In 2015, the Thames Valley Police in the U.K. released a video that went viral, comparing sexual consent to tea. You wouldn't force someone to drink a cup of tea and you wouldn't pour tea down a sleeping person's throat, they reasoned, so why would you do the same with sex?
"Whether it's tea or sex," the video summed up, "consent is everything."
Many of us have heard the phrases "no means no" or "yes means yes." These phrases are short and catchy, easy to remember. But they can't really capture the complexity of what it means to consent to sexual activity or touch. They imply that consent is a transaction, something one "gets" and it's all good to go. But it's not that simple, because every person is different and every person's sexual history is different.
It's helpful to think of consent as a continuous navigation between sex partners to help ensure that everybody involved is OK with what's happening and actively (if not enthusiastically) participating.
Here are some tools you can use:
Start with definitions
Kristen Jozkowski is a sexual health professor at Indiana University's School of Public Health. She — as well as the other sex educators who spoke to NPR — uses the framework known as affirmative consent, meaning an affirmative agreement to engage in sexual behavior. That agreement can be saying "yes," pulling someone closer or kissing back.
Jozkowski says it's important to note that this agreement cannot be made when a person is too intoxicated, through alcohol or drug use, to make a decision about sex. And consent isn't affirmative if it's made through coercion, which includes threats of physical violence as well as emotional and social pressure to say yes or to not say no.
Put in the reps
If the idea of all this thinking and talking about what sex you want and don't want is making you squirm, that's OK! It can make you feel vulnerable.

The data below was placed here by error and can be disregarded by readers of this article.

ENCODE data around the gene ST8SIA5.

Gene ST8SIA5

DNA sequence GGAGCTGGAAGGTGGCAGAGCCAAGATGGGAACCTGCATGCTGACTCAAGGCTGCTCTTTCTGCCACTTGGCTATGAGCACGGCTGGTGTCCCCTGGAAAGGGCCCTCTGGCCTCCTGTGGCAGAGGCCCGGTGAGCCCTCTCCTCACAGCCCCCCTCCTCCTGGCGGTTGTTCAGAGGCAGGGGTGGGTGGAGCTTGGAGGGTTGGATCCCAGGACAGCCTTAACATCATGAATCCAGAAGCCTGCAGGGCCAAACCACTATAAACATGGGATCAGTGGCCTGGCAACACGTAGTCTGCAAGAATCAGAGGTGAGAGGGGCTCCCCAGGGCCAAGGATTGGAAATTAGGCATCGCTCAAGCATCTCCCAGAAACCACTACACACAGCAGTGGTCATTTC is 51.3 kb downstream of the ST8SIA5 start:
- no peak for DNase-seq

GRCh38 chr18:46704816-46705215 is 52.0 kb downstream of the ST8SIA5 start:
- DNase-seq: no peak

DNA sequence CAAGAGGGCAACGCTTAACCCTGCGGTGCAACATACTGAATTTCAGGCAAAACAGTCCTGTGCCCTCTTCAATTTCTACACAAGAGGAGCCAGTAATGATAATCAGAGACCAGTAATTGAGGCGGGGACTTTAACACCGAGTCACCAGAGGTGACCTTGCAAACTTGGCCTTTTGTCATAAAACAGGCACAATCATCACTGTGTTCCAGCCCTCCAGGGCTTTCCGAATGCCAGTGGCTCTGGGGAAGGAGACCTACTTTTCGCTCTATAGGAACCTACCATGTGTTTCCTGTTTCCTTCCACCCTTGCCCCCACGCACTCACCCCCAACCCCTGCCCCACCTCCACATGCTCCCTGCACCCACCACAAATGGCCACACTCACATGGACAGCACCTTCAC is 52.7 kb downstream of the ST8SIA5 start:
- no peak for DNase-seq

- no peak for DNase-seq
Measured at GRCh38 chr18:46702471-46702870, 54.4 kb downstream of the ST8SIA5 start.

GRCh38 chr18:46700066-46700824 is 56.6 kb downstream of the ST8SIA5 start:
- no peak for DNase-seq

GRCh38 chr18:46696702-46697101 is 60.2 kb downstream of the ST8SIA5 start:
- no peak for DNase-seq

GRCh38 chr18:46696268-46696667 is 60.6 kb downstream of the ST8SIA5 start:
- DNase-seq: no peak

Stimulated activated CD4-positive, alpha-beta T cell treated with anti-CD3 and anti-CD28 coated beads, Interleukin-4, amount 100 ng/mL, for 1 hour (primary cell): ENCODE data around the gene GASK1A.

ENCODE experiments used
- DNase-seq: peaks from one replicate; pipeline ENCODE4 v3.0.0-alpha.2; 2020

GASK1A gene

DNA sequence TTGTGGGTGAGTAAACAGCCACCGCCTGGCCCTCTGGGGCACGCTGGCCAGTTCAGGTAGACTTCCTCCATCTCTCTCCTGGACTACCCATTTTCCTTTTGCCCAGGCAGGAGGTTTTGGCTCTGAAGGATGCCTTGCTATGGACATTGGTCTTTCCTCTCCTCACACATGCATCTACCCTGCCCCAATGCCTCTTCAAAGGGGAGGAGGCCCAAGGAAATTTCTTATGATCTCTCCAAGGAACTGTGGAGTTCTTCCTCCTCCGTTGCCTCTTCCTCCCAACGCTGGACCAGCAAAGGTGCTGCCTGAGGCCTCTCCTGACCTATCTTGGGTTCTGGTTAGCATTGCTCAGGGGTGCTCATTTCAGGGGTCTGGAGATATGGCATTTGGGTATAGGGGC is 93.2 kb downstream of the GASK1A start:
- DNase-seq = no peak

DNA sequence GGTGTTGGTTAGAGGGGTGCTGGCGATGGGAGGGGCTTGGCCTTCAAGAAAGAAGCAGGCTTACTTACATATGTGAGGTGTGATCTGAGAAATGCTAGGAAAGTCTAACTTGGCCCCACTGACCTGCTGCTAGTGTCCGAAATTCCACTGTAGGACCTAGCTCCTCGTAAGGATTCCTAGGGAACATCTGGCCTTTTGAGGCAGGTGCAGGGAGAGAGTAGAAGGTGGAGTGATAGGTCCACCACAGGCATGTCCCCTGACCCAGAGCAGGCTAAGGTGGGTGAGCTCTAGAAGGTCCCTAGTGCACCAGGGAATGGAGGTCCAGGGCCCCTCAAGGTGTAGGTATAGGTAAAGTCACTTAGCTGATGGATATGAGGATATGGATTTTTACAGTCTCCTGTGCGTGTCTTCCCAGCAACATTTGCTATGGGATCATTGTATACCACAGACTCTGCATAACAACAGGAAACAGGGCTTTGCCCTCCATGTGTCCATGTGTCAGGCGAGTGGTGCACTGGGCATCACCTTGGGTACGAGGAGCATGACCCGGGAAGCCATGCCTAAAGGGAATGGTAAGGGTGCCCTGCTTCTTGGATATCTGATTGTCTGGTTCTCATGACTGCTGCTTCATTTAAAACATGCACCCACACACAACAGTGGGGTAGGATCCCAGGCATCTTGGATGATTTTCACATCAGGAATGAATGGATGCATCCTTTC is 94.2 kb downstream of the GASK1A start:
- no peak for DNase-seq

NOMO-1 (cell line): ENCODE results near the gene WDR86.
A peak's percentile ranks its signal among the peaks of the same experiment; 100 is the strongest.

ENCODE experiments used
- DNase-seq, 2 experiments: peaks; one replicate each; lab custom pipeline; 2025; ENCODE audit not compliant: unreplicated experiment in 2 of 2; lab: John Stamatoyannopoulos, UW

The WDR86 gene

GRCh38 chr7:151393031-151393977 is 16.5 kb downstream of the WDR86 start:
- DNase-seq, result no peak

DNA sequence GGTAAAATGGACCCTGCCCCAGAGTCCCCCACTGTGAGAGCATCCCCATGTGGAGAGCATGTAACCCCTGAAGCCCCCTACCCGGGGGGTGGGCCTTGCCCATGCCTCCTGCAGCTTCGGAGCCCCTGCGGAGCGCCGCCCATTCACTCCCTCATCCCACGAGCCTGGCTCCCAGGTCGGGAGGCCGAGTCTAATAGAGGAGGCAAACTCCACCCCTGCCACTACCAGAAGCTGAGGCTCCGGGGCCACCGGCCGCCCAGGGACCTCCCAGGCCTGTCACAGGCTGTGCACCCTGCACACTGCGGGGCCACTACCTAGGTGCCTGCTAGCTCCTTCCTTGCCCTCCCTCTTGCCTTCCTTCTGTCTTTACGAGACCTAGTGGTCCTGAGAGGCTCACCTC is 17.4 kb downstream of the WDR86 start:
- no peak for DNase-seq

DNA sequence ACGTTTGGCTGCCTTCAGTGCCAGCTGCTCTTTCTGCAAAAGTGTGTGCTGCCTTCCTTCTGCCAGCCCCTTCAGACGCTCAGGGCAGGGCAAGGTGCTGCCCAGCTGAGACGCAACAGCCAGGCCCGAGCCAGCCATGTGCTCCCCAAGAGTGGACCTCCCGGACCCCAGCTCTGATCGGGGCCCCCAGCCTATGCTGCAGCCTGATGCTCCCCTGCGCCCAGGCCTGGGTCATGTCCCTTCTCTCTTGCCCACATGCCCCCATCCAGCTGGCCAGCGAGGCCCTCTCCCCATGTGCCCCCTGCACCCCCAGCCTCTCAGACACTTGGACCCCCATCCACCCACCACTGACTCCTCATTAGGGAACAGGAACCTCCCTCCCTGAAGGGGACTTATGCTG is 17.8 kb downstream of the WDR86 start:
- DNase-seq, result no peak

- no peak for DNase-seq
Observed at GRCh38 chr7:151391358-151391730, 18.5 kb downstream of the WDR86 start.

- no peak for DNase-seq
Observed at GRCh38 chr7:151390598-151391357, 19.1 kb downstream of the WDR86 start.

Heather Gardner, with the National Coalition for Sexual Freedom, says it's a lot like working out. And like lifting weights or improving your yoga form, practice helps.
"Ask someone that you're comfortable with, that you're close to, if they're willing to maybe have a practice discussion with you so you can see how it sounds out loud," she suggests. And if you don't have someone you feel comfortable practicing with, try saying the words out loud to a pet or stuffed animal or while you're taking a shower.
The point is to get yourself used to how it feels to say "no" or "I don't like doing ABC" or "I love XYZ" in a low-stakes environment, so when you are ready to have sex with someone — whether it's a one-time hookup, a casual fling or sex with a committed partner — you're ready to say the words out loud.
And in the moment, this doesn't need to be too serious. It can be fun and sexy to hear "touch me here," "kiss me like this" or "what if we tried 'x' instead?"
Know your wants, needs and boundaries to better communicate them
Sex educator and therapist Christina Tesoro says there are great tools on the Internet that can help you figure this out — like Scarleteen's "Yes, No, Maybe So: A Sexual Inventory Stocklist." (It's available here in Spanish.)